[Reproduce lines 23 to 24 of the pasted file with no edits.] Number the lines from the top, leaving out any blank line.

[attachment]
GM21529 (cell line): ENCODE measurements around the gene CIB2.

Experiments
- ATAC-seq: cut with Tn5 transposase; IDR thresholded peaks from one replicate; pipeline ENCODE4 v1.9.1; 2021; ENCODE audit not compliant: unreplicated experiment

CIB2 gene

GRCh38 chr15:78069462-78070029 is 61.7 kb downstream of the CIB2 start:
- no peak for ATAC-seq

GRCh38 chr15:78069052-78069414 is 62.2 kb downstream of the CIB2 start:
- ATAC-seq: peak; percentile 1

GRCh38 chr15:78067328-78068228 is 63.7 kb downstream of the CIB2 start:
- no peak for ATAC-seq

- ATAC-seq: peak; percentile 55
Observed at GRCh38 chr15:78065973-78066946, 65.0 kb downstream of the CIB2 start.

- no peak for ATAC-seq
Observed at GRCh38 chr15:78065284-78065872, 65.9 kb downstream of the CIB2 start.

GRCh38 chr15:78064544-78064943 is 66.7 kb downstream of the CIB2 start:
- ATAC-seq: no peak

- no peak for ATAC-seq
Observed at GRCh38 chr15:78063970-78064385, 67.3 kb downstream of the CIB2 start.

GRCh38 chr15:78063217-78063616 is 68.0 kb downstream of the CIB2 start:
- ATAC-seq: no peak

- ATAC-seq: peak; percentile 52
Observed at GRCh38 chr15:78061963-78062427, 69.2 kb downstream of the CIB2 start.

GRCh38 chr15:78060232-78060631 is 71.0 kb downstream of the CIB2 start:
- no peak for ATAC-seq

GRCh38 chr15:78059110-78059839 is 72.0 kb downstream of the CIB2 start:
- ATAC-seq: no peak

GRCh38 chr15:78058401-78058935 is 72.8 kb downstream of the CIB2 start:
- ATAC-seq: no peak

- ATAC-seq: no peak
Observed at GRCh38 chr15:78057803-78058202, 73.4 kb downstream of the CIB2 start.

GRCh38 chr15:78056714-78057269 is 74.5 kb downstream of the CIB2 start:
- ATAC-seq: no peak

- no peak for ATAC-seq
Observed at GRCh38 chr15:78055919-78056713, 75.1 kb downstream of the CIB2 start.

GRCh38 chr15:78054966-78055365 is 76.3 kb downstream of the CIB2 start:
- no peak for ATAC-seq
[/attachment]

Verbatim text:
GRCh38 chr15:78060232-78060631 is 71.0 kb downstream of the CIB2 start:
- no peak for ATAC-seq